A Page of Authorities

I get so tired of hearing “I have a degree in (random subject) and I can assure you global warming is not happening!” that I thought I’d do some research into what the respective national bodies, professional associations, learned societies and general recognised scientific bodies actually say. I can’t help feeling that if one statistician (or whatever) says AGW is based on dodgy models and therefore it’s all a load of hot air, it doesn’t necessarily mean all statisticians (or whatever) share that view. Surely the relevant professional body would have a more authoritive view? I’m also fed to the back teeth of being told “go do the research!” because frankly, just how can an ordinary person do all the hundreds of thousands of hours of scientific study to “do” the research in howevemany fields of science it takes to put together an understanding of the planet, the atmosphere, the oceans, biological systems, our position in space, the way the sun works…… you get the picture. Besides, lots of more highly trained and qualified people have already DONE the research so I have no intention of stumbling about in their wake. You have to trust someone and I’ve decided that, rather than trust any *one* person just because they make a lot of noise (empty vessels, anyone?), I’d rather look at the position statements of the people who’ve spent their entire lives understanding all the science.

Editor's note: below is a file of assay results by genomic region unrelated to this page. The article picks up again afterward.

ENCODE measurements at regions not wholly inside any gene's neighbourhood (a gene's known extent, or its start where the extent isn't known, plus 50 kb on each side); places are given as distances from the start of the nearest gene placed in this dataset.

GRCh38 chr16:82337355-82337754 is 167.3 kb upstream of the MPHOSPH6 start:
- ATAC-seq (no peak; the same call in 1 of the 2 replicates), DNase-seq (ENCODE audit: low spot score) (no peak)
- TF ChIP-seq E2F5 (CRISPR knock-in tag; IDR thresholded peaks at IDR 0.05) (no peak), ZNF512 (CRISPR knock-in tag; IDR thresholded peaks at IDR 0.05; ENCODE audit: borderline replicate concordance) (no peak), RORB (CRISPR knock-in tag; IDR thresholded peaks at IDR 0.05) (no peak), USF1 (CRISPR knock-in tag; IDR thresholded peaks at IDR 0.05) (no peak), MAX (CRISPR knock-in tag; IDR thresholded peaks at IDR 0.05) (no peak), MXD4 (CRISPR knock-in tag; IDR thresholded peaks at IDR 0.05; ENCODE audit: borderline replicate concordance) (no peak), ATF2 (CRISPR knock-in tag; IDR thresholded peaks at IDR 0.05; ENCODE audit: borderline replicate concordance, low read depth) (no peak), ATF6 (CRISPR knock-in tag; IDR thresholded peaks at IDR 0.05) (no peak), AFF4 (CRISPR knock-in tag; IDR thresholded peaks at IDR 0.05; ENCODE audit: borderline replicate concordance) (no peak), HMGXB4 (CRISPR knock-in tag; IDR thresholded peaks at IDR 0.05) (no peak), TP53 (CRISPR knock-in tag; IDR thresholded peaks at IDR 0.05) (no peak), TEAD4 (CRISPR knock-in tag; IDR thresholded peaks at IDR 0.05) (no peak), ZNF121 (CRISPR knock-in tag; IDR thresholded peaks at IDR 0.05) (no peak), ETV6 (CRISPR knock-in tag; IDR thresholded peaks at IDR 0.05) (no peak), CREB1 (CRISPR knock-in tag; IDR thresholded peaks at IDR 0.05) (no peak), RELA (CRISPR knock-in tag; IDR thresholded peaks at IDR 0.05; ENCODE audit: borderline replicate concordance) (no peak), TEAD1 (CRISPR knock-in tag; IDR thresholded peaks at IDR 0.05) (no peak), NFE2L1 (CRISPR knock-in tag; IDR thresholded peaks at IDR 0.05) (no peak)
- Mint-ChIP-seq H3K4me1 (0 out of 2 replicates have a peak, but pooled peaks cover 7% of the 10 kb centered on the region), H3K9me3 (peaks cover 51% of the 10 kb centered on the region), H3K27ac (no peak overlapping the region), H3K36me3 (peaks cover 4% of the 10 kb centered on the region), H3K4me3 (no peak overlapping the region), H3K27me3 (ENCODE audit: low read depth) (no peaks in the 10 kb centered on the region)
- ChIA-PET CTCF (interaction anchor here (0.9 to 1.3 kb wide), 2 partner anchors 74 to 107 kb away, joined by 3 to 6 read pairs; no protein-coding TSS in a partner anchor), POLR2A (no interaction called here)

So, here’s the ongoing results of my quiet little research project, in a fairly random order as I’ve come across them. In each case, I’ve put in a link to their website’s position statement, policy statement or other relevant item/article confirming their position, together with a short quote or remark on their position.

Further results will be added as and when I find them.

The British Council -“We recognise the scientific consensus but are not a climate change organisation. However, as one of the big global issues – particularly for young people – climate change is a powerful topic through which we can engage with young people around the world.”